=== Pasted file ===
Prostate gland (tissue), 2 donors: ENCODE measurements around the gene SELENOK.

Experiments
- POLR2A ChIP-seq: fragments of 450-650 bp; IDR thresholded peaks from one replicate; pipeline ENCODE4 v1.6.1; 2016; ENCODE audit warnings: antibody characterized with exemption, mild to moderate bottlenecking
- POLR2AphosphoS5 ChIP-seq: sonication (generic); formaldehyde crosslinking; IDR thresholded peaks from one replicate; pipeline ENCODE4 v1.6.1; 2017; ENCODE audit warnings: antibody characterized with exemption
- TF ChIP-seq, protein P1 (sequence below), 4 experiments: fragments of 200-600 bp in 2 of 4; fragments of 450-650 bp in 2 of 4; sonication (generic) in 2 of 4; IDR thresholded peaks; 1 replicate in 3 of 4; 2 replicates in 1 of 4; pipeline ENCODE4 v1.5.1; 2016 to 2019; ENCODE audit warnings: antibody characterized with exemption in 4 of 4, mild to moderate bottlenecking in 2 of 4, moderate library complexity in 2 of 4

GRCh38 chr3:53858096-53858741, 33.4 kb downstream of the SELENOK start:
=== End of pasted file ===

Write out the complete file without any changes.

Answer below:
Prostate gland (tissue), 2 donors: ENCODE measurements around the gene SELENOK.

Experiments
- POLR2A ChIP-seq: fragments of 450-650 bp; IDR thresholded peaks from one replicate; pipeline ENCODE4 v1.6.1; 2016; ENCODE audit warnings: antibody characterized with exemption, mild to moderate bottlenecking
- POLR2AphosphoS5 ChIP-seq: sonication (generic); formaldehyde crosslinking; IDR thresholded peaks from one replicate; pipeline ENCODE4 v1.6.1; 2017; ENCODE audit warnings: antibody characterized with exemption
- TF ChIP-seq, protein P1 (sequence below), 4 experiments: fragments of 200-600 bp in 2 of 4; fragments of 450-650 bp in 2 of 4; sonication (generic) in 2 of 4; IDR thresholded peaks; 1 replicate in 3 of 4; 2 replicates in 1 of 4; pipeline ENCODE4 v1.5.1; 2016 to 2019; ENCODE audit warnings: antibody characterized with exemption in 4 of 4, mild to moderate bottlenecking in 2 of 4, moderate library complexity in 2 of 4

GRCh38 chr3:53858096-53858741, 33.4 kb downstream of the SELENOK start: